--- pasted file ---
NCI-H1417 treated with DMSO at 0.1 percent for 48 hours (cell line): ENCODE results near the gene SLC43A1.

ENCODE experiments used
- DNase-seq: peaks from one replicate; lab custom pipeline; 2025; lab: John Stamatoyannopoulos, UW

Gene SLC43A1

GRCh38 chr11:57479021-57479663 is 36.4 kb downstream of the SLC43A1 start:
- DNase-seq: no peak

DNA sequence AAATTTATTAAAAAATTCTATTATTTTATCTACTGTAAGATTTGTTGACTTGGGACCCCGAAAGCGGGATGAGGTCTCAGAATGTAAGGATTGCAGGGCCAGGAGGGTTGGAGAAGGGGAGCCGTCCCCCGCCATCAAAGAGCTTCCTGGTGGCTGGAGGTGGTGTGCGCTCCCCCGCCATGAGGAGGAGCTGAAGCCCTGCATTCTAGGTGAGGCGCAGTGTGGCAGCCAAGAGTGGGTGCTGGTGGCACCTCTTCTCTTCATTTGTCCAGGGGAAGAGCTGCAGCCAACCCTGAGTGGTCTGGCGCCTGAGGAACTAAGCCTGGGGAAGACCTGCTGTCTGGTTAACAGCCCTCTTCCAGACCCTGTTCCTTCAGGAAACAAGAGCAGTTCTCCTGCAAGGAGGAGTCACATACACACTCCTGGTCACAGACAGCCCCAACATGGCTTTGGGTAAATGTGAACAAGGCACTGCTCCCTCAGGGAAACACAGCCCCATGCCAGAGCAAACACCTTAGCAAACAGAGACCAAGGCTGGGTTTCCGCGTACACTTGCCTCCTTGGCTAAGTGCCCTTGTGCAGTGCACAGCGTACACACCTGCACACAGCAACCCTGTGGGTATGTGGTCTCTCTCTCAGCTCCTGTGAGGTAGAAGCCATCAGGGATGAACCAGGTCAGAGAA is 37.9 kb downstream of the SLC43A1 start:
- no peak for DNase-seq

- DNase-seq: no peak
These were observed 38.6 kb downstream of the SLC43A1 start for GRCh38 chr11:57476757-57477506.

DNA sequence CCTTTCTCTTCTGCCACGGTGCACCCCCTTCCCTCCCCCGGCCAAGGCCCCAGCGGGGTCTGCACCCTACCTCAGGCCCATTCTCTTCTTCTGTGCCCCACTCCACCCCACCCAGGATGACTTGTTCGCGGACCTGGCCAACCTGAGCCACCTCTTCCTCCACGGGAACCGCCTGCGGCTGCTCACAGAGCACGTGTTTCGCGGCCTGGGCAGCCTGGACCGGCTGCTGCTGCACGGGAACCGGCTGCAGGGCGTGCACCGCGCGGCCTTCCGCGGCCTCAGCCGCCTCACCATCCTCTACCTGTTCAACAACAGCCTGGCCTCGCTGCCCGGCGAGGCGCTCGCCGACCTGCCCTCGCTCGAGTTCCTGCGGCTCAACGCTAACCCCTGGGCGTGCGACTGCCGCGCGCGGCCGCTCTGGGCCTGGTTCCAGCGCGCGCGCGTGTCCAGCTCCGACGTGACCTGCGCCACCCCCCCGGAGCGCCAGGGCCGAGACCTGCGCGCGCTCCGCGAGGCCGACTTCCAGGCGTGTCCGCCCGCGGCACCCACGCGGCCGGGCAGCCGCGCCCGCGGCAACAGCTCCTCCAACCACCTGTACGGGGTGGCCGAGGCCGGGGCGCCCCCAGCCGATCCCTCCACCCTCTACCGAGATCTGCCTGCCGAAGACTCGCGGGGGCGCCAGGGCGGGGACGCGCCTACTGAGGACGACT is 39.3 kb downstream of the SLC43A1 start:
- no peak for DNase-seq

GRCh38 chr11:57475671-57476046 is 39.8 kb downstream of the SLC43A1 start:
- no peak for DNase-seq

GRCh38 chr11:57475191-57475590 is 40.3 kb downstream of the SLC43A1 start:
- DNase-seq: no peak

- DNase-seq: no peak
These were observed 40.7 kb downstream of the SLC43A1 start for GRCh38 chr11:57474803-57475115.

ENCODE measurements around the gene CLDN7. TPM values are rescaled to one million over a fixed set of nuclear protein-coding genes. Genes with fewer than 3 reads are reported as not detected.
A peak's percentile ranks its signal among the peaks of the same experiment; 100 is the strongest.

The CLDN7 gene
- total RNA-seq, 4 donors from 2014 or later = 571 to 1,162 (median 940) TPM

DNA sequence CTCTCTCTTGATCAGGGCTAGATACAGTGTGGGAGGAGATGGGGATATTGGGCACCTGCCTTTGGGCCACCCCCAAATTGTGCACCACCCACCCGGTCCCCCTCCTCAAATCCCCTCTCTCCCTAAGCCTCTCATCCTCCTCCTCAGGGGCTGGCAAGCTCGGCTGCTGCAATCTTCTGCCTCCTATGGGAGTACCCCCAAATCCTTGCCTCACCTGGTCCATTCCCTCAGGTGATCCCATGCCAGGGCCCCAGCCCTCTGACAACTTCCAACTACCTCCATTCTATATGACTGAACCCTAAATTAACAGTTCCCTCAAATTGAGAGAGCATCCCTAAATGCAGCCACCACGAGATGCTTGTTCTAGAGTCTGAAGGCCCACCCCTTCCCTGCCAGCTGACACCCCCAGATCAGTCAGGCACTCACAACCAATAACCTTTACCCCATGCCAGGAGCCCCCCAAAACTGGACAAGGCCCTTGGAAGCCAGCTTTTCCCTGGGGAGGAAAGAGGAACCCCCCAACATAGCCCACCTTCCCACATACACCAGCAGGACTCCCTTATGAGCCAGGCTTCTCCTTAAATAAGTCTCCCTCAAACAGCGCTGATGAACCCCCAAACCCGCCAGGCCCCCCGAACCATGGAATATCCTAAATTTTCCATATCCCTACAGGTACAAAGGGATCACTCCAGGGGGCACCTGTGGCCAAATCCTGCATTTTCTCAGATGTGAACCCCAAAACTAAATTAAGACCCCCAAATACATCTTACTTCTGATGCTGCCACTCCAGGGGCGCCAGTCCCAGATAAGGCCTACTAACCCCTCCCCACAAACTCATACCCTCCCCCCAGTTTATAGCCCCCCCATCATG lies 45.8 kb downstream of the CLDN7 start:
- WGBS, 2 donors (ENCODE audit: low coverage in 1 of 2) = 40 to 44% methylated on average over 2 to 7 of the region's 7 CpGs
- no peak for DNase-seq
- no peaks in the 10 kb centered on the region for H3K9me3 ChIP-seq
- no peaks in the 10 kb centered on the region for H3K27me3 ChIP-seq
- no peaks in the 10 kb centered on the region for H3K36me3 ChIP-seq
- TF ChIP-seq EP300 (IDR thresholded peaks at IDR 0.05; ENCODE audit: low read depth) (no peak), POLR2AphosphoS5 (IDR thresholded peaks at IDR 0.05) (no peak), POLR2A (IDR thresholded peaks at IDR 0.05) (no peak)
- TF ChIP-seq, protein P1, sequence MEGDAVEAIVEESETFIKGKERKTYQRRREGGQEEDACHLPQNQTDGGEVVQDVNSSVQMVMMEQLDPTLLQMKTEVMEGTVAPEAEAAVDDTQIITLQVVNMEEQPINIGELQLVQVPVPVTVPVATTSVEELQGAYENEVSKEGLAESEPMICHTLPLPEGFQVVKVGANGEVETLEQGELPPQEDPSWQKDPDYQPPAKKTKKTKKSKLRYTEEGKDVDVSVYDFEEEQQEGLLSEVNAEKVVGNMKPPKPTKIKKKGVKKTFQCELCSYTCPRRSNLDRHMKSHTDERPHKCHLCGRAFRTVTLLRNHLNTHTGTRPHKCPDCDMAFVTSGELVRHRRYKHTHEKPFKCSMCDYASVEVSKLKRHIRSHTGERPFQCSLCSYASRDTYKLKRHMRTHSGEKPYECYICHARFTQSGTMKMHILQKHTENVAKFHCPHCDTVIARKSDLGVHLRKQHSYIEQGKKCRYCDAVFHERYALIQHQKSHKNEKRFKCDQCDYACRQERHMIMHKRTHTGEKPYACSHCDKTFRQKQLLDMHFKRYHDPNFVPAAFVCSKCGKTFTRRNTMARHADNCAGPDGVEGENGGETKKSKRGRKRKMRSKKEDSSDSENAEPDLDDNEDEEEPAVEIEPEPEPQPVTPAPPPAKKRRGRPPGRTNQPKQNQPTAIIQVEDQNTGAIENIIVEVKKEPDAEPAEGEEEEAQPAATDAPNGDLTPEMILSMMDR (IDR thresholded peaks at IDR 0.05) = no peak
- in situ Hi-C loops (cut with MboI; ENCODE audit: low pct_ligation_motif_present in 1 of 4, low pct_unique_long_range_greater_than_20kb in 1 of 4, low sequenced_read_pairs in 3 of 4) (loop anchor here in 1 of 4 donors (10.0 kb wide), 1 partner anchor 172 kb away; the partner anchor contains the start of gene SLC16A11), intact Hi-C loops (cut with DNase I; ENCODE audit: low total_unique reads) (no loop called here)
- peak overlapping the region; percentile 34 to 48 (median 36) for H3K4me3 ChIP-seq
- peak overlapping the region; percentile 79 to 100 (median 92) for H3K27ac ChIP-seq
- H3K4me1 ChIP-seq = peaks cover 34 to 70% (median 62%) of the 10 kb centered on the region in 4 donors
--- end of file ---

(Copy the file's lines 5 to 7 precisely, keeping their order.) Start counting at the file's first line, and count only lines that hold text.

GRCh38 chr11:57479021-57479663 is 36.4 kb downstream of the SLC43A1 start:
- DNase-seq: no peak

DNA sequence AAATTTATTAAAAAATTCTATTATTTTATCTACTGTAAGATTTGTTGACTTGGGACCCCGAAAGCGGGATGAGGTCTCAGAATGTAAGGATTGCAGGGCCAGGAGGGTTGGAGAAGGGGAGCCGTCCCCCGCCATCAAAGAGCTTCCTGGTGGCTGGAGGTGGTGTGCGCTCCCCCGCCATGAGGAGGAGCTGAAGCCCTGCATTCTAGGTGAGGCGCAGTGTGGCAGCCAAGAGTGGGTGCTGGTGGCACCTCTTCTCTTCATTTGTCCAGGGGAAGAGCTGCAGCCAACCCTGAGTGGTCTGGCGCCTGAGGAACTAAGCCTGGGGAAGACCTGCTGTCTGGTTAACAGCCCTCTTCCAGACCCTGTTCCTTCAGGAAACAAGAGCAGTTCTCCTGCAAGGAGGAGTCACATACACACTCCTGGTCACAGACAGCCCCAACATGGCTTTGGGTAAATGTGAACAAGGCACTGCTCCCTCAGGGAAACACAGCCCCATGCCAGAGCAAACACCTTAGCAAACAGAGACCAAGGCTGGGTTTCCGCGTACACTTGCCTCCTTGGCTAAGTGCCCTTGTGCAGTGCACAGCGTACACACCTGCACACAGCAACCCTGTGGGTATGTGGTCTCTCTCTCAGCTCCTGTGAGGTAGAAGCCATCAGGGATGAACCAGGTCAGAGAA is 37.9 kb downstream of the SLC43A1 start: